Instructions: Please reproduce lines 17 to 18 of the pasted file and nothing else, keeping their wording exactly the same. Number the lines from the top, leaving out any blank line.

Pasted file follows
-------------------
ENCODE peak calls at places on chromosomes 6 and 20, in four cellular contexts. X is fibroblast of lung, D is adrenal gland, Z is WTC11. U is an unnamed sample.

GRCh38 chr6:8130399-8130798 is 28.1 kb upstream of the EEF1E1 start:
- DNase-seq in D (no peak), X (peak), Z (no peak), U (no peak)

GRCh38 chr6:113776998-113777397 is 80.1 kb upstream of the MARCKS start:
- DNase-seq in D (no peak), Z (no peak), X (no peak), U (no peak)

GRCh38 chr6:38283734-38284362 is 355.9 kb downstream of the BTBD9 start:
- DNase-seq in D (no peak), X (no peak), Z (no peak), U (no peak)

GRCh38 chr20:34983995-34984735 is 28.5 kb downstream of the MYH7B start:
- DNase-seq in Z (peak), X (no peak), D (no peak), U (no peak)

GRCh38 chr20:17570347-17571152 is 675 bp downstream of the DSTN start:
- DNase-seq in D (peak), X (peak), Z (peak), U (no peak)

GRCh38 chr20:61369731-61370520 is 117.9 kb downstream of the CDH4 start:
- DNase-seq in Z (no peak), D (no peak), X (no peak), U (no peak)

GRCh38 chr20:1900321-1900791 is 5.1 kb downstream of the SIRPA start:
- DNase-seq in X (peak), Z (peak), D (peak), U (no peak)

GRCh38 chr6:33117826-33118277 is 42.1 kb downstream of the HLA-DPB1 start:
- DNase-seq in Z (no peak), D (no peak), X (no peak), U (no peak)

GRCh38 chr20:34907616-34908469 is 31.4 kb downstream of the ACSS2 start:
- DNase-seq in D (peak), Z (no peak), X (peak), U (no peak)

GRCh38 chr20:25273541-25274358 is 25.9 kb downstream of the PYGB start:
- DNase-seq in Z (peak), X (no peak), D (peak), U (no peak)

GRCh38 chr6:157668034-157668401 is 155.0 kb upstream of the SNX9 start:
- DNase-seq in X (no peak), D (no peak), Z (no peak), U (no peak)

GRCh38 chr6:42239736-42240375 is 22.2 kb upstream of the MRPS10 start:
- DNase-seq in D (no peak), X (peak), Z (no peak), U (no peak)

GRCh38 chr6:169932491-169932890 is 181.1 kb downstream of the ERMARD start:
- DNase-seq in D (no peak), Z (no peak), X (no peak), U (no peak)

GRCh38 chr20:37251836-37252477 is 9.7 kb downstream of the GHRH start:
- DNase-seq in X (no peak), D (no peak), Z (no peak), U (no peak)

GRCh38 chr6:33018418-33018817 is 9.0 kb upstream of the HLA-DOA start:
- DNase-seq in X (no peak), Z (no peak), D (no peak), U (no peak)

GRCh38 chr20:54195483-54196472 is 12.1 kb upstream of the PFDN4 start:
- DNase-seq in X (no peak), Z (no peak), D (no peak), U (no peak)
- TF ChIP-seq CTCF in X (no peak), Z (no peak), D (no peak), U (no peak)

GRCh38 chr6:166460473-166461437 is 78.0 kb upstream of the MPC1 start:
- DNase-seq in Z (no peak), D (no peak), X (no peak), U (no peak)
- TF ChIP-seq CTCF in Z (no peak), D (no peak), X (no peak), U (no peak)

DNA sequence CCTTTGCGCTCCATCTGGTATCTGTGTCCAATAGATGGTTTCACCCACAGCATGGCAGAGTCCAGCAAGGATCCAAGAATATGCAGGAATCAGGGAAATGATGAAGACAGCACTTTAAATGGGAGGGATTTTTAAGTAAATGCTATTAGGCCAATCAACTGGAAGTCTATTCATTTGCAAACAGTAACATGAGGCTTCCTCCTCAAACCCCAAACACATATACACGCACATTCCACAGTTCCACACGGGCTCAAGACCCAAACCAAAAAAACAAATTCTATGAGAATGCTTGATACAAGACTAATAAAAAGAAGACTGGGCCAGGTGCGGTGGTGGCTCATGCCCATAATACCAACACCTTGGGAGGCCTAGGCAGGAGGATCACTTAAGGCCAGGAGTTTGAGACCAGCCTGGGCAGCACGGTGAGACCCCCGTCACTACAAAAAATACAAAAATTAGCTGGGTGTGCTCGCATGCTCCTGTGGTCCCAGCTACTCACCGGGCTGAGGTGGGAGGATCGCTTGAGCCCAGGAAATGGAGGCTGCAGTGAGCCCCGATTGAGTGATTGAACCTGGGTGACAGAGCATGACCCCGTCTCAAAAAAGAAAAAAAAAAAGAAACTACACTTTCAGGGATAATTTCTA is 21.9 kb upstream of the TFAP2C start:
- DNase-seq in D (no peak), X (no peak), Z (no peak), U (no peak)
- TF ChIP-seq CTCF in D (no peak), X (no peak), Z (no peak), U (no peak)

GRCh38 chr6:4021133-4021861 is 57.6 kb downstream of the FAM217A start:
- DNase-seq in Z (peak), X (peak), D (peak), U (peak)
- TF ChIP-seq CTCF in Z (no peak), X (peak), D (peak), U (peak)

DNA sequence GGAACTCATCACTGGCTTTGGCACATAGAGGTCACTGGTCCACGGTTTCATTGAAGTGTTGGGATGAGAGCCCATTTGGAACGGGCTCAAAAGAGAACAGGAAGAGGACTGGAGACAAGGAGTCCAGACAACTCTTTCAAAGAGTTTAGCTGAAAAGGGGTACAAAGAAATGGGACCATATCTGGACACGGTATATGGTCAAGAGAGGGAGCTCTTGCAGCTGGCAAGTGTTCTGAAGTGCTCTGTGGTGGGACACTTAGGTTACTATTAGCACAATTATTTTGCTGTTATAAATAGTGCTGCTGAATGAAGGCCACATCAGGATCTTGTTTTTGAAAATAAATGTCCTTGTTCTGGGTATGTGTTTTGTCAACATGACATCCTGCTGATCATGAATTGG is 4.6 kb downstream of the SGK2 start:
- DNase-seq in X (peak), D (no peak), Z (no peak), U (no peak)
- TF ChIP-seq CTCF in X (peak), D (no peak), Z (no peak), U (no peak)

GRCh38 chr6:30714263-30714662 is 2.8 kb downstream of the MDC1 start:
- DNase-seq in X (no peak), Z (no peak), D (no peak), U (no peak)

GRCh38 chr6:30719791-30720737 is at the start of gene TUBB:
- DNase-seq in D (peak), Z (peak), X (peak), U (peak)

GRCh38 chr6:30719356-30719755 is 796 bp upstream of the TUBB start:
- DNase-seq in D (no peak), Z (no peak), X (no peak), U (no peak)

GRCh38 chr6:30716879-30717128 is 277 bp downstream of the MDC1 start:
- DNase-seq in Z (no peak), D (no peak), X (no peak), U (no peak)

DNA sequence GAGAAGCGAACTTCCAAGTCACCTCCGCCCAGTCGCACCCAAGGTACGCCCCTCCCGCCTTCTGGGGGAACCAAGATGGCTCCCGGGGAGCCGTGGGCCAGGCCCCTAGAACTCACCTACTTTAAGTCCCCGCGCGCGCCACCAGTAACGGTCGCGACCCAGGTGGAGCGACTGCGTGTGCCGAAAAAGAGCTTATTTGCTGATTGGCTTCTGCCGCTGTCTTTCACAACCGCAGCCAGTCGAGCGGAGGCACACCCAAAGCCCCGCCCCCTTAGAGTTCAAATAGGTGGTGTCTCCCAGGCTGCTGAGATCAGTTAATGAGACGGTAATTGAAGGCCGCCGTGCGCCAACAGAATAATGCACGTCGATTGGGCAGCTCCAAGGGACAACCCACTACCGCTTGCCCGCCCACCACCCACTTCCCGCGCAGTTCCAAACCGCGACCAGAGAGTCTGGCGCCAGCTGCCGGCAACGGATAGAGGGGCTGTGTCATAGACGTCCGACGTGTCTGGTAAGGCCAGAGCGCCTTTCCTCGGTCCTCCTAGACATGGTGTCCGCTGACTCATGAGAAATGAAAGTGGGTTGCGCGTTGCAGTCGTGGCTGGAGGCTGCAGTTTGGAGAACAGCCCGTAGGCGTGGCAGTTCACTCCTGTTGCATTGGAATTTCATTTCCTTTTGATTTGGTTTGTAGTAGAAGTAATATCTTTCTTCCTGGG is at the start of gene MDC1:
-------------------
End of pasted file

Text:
- DNase-seq in Z (no peak), D (no peak), X (no peak), U (no peak)

GRCh38 chr20:34907616-34908469 is 31.4 kb downstream of the ACSS2 start: